Recently observed attacks targeting officials within government finance authorities and representatives in several embassies in Europe abuse the legitimate TeamViewer application to gain full control of victim machines.
The attack started with a malicious XLSM document with malicious macros, which is delivered as an email attachment and which masquerades as a top secret U.S. document. The document features the logo of the U.S. Department of State and is marked as Top Secret.
Once enabled, the macro extracts a legitimate AutoHotkeyU32.exe program and an AHK script that can send a request to the command and control (C&C) server and receive additional script URLs to download and execute, Check Point’s security researchers discovered.
Three AHK scripts can be downloaded as the next stage of the attack, one to take a screenshot and send it to the C&C, another to send the victim’s username and computer information, and a third to download a malicious version of TeamViewer, run it, and send the login credentials to the C&C.
A malicious DLL is side-loaded to add more functionality to TeamViewer, such as hiding the application’s interface from the user, saving the current TeamViewer session credentials to a text file, and allowing the transfer and execution of additional EXE or DLL files.
Because the attackers left the directory with the screenshots exposed, the researchers managed to identify some of the victims. These include government officials in Nepal, Guyana, Kenya, Italy, Liberia, Bermuda, and Lebanon.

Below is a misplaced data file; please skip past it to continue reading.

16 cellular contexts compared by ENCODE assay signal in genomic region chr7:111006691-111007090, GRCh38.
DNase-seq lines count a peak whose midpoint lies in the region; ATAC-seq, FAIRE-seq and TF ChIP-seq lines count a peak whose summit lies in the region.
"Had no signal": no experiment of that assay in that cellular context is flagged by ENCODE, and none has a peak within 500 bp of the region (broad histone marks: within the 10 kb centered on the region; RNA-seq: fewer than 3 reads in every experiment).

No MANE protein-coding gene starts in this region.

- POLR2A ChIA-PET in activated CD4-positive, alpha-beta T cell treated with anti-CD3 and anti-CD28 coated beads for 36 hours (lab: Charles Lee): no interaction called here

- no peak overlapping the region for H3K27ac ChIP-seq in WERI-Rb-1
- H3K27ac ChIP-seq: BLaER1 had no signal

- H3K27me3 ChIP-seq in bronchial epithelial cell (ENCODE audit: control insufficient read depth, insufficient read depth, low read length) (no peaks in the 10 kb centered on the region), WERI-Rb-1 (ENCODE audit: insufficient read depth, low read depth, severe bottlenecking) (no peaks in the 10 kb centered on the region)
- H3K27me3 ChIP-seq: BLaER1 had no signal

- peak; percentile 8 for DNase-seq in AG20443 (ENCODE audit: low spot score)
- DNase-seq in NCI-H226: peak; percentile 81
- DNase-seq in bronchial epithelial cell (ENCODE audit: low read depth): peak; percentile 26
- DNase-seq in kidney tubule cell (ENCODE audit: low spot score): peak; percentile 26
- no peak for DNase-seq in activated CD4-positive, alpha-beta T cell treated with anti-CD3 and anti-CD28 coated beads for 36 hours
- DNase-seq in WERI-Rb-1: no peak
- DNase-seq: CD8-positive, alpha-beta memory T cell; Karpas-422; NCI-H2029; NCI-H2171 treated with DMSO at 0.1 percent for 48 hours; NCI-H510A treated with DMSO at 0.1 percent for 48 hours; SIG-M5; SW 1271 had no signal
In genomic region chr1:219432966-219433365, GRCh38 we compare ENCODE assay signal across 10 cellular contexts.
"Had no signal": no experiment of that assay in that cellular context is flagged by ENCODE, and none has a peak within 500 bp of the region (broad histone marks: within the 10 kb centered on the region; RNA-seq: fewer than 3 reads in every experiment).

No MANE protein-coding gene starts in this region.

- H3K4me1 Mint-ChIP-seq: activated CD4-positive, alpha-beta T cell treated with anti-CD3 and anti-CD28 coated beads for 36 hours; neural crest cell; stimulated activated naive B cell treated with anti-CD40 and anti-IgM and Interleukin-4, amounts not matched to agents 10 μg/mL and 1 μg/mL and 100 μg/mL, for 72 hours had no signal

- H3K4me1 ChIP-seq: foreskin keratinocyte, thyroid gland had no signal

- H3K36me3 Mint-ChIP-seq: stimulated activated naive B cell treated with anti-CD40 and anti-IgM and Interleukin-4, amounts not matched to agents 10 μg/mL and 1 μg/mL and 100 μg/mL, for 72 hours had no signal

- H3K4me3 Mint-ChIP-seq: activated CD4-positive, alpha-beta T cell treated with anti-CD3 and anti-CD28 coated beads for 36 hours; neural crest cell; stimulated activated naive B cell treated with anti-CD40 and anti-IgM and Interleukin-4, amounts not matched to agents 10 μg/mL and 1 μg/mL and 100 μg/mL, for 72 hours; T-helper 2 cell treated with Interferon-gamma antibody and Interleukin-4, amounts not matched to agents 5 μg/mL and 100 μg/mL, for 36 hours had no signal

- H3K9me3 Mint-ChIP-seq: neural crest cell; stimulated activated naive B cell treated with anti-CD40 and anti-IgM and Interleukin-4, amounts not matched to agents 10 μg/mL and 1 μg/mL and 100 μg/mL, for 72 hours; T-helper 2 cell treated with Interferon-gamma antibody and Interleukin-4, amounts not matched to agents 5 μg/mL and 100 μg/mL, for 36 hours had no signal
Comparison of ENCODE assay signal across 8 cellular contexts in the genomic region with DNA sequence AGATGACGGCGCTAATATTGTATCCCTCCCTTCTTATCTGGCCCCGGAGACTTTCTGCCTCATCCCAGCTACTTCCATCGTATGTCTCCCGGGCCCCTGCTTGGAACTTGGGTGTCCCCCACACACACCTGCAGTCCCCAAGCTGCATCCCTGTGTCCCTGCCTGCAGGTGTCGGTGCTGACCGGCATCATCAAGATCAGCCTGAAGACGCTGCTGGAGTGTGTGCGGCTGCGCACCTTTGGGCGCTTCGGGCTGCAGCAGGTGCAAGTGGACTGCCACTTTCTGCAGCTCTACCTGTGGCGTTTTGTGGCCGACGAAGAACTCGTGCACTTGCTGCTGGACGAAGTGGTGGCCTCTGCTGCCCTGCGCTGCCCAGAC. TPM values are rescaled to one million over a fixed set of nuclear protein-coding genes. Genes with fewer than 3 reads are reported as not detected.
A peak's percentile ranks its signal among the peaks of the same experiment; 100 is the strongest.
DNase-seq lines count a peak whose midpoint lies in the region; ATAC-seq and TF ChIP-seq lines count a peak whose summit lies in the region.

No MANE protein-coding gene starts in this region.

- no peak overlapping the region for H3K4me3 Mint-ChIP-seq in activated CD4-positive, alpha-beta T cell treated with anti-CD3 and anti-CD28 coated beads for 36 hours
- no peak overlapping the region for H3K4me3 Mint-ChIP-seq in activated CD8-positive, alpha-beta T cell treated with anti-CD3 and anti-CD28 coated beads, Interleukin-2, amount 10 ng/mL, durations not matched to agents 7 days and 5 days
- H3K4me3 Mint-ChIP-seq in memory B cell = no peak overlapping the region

“It is hard to tell if there are geopolitical motives behind this campaign by looking solely at the list of countries it was targeting, since it was not after a specific region and the victims came from different places in the world,” Check Points notes.
The threat actor has been observed leveraging a trojanized version of TeamViewer in previous attacks as well, but the features of the malicious DLL have changed and the first stage of the attack has evolved over time, the researchers say.
The initial DLL variant featured capabilities such as remote control via TeamViewer, send and execute file, send basic system information, self-delete, and usage of a config.bin configuration file.
The second variant introduced a new C&C command system, could display a partial list of commands via the internal help command, could return a list of online services from a predefined list, and had an embedded configuration instead of a configuration file.
The third variant, which was observed in the most recent attacks, removed the command system, added a DLL execution feature, and relies on external AutoHotKey scripts for information gathering and TeamViewer credential exfiltration.
The attacks, Check Point says, appear to be the work of a Russian speaking actor who they were able to identify as the `CyberForum[.]ru` user that goes by the name “EvaPiks”. On underground forums, the user would suggest or be advised to use some of the techniques observed in the analyzed campaigns.
While the attacks appear to be well thought-out and highly targeted, some aspects were carried out with less caution, allowing the security researchers to discover the personal information and online history of the perpetrator, who appears financially motivated, given their presence on underground carding forums.
“The malicious DLL allows the attacker to send additional payloads to a compromised machine and remotely run them. Since we were not able find such a payload and know what other functionalities it introduces besides the ones provided in the DLL, the real intentions of the latest attack remain unclear,” Check Point concludes.